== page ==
Recycling rates worsen in North Somerset
PUBLISHED: 10:00 07 June 2016
The amount of rubbish recycled across North Somerset last year has fallen compared to the previous year, while the amount of waste in the district which is sent to landfill sites has increased.
North Somerset Council says the figures are due to changes in the way recycling rates are calculated, and promised it would work with parish and town councils to encourage people to dispose of their rubbish in a sustainable way.
Overall, some 448kg of rubbish per household across North Somerset was not recycled or composted in 2015-16, compared to 439kg the year before.
In addition, more than 19 per cent of the district’s black bin waste was sent to landfill sites during the past year, while only 17 per cent of this rubbish ended up as landfill in 2014-15.
The council said its recycling rates were still ‘impressive’ despite the reductions, which it claimed are comparable with national trends.
A council spokesman said: “There has been a slight change in the way the recycling is being calculated, which has had a small impact on the overall recycling percentage.
“Last year our recycling rate was still a very impressive 58.6 per cent. Nationally, recycling rates have generally levelled off, with increases being experienced in waste to landfill.”
One of the ways in which the council is aiming to improve recycling rates is through its parish recycling scheme, which was launched earlier this year and is worth £120,000. It sees the council working with town and parish councils to promote recycling in their areas.
The council’s executive member with a responsibility for waste, Peter Bryant, said at the time of its launch the scheme could lead to more than £1million in savings, if people dispose of their rubbish correctly.
The council’s spokesman said: “Residents in North Somerset do a great job at recycling and the council will continue to work with residents to further improve recycling rates.
“One initiative is the launch of the parish recycling scheme. This innovative scheme was awarded grant money from the Department of Communities and Local Government and is designed to encourage town and parish councils to work with their local communities and promote waste prevention, reusing and recycling.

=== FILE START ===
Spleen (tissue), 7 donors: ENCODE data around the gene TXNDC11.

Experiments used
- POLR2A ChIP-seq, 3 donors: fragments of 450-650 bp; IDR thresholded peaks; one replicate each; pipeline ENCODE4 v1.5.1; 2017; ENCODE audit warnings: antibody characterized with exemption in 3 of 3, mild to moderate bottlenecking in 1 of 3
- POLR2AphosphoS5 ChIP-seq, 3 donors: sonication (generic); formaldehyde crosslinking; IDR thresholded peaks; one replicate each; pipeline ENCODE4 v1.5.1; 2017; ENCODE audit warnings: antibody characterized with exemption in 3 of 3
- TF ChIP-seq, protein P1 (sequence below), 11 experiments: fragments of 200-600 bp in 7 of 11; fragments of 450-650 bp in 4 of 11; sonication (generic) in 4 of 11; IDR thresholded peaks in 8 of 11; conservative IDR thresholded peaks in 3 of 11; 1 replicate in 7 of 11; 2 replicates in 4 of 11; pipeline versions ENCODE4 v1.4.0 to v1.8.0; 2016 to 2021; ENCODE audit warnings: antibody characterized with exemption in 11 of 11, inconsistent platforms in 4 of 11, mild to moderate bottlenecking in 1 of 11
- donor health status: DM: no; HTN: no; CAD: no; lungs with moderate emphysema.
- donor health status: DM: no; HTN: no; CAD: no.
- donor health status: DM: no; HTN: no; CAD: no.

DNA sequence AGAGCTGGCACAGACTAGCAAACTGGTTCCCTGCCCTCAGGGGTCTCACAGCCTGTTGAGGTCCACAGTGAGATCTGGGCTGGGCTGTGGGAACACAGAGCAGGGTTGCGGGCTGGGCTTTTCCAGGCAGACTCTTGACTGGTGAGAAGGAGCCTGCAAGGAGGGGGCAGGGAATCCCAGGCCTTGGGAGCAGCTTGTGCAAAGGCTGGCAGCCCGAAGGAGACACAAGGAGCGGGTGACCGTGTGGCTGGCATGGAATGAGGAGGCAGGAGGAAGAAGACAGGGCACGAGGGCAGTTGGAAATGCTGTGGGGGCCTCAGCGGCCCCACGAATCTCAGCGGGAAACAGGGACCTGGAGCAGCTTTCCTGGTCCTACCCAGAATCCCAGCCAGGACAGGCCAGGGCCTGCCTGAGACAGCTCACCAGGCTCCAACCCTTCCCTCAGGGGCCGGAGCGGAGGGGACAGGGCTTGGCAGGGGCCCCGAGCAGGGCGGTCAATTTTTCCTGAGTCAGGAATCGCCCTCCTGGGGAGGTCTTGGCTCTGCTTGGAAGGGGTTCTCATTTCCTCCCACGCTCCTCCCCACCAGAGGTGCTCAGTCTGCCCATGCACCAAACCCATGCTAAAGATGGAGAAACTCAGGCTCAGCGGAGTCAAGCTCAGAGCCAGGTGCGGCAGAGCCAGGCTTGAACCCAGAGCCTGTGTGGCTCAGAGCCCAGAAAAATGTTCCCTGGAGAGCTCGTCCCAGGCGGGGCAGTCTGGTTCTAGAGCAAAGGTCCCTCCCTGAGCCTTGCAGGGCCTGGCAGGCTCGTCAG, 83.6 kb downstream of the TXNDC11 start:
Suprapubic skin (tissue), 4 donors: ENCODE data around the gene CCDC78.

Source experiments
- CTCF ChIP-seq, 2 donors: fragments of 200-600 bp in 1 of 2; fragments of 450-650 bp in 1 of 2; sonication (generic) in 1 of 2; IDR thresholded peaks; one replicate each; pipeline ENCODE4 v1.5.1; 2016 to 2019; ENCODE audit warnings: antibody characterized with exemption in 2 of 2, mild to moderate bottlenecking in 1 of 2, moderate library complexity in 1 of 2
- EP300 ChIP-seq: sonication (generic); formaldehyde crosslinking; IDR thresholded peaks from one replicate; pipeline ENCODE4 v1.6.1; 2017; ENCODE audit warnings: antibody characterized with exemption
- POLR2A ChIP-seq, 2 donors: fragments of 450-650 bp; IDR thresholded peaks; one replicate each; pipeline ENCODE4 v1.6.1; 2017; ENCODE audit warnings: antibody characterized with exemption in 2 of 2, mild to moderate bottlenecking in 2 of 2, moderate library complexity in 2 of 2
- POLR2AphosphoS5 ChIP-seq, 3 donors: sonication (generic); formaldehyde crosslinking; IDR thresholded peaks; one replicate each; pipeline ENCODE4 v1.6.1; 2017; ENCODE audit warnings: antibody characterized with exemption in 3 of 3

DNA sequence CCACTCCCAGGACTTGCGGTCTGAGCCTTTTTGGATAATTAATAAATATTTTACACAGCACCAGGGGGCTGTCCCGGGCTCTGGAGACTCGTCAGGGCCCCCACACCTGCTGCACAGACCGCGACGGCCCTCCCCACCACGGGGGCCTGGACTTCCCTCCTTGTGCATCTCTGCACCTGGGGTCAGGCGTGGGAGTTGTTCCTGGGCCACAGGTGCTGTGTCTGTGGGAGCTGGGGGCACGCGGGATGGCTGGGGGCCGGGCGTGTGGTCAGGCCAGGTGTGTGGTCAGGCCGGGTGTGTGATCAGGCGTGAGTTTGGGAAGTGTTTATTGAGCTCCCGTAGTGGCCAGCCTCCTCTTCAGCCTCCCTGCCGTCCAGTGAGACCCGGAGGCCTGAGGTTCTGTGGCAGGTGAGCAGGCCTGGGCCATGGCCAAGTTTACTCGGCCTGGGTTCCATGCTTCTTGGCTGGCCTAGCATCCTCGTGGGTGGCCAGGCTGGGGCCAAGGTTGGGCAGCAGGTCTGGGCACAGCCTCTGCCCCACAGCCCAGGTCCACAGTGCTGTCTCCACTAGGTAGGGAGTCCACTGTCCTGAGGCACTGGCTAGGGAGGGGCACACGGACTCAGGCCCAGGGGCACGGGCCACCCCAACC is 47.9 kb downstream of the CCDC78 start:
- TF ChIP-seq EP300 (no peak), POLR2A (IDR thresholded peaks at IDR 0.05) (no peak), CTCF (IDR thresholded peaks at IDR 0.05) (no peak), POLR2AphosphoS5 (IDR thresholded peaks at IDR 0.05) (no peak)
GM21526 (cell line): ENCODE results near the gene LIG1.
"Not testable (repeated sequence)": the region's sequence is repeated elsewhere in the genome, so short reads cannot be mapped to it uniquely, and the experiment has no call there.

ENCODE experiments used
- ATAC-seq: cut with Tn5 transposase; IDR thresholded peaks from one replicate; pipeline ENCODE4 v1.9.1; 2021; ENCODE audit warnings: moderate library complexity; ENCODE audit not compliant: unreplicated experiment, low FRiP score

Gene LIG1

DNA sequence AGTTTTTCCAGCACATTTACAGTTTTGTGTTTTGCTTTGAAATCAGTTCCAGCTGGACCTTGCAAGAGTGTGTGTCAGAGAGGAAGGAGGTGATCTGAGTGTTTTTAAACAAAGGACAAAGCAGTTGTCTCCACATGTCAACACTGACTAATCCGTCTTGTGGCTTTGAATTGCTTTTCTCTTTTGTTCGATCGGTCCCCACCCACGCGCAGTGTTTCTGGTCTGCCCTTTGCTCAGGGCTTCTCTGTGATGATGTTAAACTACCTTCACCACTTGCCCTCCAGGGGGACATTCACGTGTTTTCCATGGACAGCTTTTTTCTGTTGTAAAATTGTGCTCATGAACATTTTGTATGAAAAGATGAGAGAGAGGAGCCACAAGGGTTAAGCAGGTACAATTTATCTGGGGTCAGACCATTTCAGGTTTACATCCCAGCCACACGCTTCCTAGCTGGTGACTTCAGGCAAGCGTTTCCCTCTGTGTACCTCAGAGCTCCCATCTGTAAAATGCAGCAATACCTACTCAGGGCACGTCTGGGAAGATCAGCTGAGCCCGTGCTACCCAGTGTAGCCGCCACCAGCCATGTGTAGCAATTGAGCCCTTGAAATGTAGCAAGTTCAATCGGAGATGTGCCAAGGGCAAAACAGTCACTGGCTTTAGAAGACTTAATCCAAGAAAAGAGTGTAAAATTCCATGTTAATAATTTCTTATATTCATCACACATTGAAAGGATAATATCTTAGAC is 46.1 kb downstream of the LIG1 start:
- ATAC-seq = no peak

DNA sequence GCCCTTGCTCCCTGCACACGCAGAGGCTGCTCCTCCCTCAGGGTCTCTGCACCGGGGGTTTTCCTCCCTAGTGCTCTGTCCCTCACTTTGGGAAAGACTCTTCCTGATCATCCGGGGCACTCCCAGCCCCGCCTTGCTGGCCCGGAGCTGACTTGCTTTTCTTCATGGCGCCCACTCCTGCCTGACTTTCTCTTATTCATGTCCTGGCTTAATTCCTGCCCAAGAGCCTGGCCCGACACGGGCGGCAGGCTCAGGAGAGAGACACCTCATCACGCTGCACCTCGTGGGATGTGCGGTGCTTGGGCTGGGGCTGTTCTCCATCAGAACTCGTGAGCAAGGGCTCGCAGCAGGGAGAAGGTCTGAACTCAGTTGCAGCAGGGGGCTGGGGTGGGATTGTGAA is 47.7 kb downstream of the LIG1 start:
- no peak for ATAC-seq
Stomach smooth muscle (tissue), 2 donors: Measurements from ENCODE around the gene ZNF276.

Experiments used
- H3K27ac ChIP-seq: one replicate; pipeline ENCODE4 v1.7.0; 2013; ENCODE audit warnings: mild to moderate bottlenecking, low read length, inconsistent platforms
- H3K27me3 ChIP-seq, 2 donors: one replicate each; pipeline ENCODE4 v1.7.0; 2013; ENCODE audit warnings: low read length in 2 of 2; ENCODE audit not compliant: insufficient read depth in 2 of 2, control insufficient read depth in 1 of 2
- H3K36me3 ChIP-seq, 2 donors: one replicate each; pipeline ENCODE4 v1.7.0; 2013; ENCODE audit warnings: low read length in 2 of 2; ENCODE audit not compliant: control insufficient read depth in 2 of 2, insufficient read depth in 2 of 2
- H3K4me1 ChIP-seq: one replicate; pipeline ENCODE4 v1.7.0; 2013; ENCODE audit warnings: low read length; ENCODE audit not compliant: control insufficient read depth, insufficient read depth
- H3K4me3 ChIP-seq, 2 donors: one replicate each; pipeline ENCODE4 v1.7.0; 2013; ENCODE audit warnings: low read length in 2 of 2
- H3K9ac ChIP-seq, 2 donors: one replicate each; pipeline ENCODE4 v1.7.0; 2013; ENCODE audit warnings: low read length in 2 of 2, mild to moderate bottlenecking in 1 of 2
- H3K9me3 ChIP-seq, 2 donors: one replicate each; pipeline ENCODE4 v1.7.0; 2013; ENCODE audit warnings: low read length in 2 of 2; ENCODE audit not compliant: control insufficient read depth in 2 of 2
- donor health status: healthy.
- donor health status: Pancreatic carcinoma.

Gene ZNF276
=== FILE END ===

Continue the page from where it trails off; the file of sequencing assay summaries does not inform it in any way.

“This month we have had a series of composting events and in the autumn we will run a series of WEEE (waste electrical and electronic equipment) amnesty and reuse events across the district.”
The council also said it was hoping to improve its number of missed rubbish collections which, despite falling compared to the previous year, were still below the authority’s own targets.
It also confirmed it wanted to reduce the amount of food waste which ended up in black bins, as this could be sustainably reused and turned into electricity and compost.
The spokesman said: “An analysis in March 2016 showed food waste accounted for 24 per cent of the weight of the contents in bins.
“We will shortly be raising awareness of this issue and making residents aware of the food waste recycling service, which sees food waste being treated locally in Weston and generating enough electricity to power 1,000 homes.
“Missed collection figures have improved through clearer information being provided to crews and increased client monitoring.
“We are still below the figure we want to achieve and have set higher targets to be achieved in the new recycling and waste contract, which starts on March 1, 2017.”